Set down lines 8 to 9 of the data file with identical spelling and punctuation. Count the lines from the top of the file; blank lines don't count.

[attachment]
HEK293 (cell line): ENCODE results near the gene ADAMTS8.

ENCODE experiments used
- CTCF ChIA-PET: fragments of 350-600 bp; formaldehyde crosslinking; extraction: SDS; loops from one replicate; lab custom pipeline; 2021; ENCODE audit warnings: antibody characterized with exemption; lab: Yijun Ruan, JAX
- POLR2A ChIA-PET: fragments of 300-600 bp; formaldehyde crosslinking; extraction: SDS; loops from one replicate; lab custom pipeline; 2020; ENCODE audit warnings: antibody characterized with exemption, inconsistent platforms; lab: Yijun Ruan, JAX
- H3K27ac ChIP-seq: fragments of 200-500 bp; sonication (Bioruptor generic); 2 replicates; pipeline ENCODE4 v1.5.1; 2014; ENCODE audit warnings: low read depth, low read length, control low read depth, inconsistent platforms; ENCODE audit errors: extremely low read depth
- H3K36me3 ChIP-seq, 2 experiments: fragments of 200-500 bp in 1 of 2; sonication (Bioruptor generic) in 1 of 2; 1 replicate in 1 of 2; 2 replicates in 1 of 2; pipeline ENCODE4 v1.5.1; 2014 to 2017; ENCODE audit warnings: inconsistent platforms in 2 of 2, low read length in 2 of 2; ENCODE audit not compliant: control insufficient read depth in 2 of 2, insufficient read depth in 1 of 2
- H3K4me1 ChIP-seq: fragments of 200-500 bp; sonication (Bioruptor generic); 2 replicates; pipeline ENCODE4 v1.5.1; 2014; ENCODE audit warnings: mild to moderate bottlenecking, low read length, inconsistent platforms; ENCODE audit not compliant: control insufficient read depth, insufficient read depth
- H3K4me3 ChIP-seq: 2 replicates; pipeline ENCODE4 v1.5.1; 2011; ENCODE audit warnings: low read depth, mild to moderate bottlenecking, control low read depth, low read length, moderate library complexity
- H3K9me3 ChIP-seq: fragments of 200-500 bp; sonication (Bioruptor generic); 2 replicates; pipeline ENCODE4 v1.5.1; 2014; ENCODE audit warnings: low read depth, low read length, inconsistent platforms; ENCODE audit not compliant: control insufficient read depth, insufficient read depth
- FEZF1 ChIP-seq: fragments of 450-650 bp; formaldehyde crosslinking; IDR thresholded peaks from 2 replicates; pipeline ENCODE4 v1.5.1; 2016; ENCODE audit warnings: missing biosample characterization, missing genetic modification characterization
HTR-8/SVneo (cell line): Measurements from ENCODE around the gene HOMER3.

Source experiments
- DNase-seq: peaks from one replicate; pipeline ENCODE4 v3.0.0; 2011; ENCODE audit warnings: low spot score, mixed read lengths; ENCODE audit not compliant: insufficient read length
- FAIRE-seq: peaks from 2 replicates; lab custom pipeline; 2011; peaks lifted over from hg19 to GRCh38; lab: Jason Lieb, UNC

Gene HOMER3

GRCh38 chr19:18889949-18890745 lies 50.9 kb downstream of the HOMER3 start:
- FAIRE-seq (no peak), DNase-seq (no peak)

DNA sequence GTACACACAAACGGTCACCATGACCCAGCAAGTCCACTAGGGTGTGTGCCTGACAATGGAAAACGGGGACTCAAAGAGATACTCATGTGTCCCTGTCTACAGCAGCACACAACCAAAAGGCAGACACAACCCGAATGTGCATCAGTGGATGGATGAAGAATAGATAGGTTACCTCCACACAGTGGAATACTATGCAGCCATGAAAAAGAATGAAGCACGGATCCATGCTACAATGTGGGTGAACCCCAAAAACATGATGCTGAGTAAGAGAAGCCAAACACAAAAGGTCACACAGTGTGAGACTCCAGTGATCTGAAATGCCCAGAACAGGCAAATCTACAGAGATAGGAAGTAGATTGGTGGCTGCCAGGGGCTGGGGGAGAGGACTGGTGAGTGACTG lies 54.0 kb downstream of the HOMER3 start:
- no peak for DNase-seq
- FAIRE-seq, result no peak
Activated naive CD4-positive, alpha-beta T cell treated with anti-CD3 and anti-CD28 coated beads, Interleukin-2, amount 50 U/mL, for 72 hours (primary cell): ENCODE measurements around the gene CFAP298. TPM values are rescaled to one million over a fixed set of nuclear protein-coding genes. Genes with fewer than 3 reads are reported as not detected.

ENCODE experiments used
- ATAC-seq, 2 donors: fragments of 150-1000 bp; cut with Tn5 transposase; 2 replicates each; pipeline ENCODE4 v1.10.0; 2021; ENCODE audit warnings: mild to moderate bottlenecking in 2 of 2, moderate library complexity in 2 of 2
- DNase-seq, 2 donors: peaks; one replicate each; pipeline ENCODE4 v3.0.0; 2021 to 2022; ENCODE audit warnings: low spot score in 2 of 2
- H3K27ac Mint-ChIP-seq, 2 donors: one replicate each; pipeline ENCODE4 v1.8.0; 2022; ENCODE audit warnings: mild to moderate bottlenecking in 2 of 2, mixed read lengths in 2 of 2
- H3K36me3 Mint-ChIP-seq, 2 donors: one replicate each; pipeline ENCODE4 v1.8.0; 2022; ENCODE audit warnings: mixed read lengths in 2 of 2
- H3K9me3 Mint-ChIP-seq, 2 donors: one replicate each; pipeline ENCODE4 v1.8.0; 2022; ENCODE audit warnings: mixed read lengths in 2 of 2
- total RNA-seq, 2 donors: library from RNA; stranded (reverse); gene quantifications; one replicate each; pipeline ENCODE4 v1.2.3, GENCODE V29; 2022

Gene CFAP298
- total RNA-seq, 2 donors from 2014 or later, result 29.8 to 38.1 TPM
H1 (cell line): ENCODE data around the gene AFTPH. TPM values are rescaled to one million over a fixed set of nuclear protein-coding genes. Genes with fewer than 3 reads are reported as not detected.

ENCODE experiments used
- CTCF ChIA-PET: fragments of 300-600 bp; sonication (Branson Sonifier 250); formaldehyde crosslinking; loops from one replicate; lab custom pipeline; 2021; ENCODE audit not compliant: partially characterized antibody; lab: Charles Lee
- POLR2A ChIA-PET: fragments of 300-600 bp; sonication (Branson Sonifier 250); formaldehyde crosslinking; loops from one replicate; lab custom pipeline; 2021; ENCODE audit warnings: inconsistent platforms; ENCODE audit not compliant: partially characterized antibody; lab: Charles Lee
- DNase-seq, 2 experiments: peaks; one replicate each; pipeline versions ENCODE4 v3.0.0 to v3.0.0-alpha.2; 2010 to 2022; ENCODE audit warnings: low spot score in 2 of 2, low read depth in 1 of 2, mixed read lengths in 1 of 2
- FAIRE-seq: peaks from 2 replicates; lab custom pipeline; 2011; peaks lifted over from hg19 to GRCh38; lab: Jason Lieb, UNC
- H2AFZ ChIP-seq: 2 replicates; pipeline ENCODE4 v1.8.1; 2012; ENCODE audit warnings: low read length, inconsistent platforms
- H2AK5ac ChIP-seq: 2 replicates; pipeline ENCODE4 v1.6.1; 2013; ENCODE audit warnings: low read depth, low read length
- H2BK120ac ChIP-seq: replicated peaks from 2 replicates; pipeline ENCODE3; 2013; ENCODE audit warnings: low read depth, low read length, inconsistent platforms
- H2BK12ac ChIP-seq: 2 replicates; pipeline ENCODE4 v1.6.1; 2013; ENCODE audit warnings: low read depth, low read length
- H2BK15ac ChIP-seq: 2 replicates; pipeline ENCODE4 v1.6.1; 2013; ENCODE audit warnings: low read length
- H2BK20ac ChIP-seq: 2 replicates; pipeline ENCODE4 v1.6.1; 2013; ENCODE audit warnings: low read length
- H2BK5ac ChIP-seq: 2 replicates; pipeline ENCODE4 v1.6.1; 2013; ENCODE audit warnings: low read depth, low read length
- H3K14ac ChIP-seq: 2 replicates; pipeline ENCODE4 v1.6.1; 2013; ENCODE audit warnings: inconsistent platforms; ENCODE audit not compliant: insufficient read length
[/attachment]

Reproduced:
- H3K4me3 ChIP-seq: 2 replicates; pipeline ENCODE4 v1.5.1; 2011; ENCODE audit warnings: low read depth, mild to moderate bottlenecking, control low read depth, low read length, moderate library complexity
- H3K9me3 ChIP-seq: fragments of 200-500 bp; sonication (Bioruptor generic); 2 replicates; pipeline ENCODE4 v1.5.1; 2014; ENCODE audit warnings: low read depth, low read length, inconsistent platforms; ENCODE audit not compliant: control insufficient read depth, insufficient read depth